Okay, look, I get it — The marriage of a fake monarch, for one terrible reason or another, is something that people actually care about. But instead of perpetuating the illusion of old world holier-than-thou elitism, I was planning on tuning in to an actual human achievement today. And so was our good buddy Neil Tyson:
Unfortunately, the scheduled 3:47 p.m. EDT final launch of the Space Shuttle Endeavour has been scrubbed due to a problem with heaters for its auxiliary power units, and will patiently undergo a 48 hour delay on its launch pad at Kennedy Space Center in Cape Canaveral, Florida. The event will be the bittersweet penultimate launch for NASA’s Space Shuttle program, which is perhaps a little more on the ‘bitter’ side for space fans still reeling over the United States’ many rollbacks in the field, including SETI, the Hubble space telescope, and of course the long-due retirement of the space shuttle. Especially bummed: the 750,000 people who flocked to Florida to watch the launch.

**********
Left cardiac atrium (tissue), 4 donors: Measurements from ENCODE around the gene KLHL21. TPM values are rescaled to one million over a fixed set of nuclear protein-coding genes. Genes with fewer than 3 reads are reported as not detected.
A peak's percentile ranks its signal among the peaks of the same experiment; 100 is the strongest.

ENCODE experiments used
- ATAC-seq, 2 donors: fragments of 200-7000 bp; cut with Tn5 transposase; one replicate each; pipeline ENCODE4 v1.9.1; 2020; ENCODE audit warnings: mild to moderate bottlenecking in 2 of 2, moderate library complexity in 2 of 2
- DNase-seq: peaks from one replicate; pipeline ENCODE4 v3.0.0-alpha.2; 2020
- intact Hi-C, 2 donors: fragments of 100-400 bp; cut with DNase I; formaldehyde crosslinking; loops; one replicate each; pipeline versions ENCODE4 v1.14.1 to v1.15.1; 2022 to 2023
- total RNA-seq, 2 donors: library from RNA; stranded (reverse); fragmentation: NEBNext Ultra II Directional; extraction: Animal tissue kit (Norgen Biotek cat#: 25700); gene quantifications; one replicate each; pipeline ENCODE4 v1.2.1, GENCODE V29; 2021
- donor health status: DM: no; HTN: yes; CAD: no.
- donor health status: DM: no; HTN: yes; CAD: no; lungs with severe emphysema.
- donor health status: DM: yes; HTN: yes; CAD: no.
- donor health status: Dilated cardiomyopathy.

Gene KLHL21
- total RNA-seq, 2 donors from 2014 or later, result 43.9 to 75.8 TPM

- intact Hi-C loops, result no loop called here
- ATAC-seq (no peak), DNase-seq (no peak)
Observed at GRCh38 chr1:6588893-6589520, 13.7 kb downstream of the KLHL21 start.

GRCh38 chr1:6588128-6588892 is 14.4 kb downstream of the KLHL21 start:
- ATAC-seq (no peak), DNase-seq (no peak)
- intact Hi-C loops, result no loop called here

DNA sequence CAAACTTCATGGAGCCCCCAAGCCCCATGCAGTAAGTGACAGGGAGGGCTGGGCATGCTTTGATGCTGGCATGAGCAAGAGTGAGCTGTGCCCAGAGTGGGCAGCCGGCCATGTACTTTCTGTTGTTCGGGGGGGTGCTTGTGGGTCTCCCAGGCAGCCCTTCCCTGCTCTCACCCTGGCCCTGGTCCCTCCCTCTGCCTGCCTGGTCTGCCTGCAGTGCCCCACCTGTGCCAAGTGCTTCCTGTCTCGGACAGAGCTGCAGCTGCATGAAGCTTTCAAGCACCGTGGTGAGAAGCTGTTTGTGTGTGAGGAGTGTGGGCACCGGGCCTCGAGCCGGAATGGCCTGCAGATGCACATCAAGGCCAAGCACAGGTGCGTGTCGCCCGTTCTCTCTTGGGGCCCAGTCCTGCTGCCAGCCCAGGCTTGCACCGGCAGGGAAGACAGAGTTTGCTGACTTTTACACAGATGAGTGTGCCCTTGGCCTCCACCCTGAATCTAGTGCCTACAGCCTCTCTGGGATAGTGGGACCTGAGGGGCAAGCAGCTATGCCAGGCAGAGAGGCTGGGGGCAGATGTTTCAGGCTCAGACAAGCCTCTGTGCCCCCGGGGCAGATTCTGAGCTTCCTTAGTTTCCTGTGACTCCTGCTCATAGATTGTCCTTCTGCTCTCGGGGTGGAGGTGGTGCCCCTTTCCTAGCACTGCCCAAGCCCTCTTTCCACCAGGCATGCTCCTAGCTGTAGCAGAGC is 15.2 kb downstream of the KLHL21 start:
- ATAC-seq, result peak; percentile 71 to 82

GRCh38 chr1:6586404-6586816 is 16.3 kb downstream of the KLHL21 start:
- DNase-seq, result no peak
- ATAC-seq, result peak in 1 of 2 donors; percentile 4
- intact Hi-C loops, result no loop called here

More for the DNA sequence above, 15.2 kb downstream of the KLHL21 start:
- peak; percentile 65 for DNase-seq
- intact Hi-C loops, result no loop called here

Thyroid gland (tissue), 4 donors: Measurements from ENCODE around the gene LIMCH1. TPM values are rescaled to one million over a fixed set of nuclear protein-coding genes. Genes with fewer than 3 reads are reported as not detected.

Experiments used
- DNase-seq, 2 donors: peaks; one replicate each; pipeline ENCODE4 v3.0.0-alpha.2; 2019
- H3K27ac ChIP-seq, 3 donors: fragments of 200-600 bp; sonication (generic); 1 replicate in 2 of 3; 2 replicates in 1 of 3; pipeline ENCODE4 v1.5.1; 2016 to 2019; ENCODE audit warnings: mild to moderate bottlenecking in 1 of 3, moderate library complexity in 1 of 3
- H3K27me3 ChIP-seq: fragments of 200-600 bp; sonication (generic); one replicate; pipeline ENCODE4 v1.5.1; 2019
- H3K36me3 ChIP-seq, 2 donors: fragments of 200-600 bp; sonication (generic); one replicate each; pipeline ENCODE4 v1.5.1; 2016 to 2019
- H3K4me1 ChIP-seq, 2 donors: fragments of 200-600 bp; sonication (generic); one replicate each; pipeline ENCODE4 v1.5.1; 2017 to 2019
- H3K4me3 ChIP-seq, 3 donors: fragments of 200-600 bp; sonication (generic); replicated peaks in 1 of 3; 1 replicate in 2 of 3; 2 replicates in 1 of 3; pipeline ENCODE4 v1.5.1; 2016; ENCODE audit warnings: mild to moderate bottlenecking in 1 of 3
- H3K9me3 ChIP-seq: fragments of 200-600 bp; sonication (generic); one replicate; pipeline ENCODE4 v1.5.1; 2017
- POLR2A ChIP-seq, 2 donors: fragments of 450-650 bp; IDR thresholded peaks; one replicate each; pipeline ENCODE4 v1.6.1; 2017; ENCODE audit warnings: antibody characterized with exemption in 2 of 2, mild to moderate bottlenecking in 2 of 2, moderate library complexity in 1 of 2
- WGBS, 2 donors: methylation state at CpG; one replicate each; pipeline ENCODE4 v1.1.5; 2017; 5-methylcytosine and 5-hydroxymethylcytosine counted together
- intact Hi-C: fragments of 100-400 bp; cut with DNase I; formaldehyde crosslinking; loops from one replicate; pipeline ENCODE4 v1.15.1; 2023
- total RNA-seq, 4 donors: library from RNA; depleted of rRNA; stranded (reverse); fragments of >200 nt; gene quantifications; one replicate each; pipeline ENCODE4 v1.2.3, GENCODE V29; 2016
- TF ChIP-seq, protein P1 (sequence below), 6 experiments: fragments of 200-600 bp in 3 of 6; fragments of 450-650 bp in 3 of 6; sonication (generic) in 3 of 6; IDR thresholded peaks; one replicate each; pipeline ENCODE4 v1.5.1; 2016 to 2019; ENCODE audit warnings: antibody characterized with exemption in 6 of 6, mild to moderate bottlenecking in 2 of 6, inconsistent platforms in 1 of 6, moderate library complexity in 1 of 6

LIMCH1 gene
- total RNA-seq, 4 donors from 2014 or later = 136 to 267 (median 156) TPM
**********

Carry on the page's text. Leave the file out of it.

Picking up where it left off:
The mission, coded STS-134, will involve delivering and assembling some of the final components to the International Space Station, including the Alpha Magnetic Spectrometer, which will allow the crew to perform experiments that aid in the understanding of dark matter, and a third Express Logistics Carrier (ELC-3), which will provide electrical and computing power for these experiments.
After the hold is over, you’ll be able to watch the bird go up live on Spacevidcast or NASA TV, and shed a tear as the Space Shuttle counts down its final days. That’s way more exciting than the tuxedo of some faux-monarchistic figurehead, right? Google results say the zeitgeist thinks otherwise: the 30-year-old space shuttle gets 12.5 million hits, but “William and Kate” registers 189 million blips of human interest. Oh.
Maybe this delay is a good thing because I swear, if the wedding and the shuttle launch were to go head-to-head, and Twitter wound up trending pedantic observations on a masturbatory display of the world’s social elite more than thoughts on an event representing humanity’s single greatest scientific achievement, I would’ve started to think that maybe this species deserves to go extinct.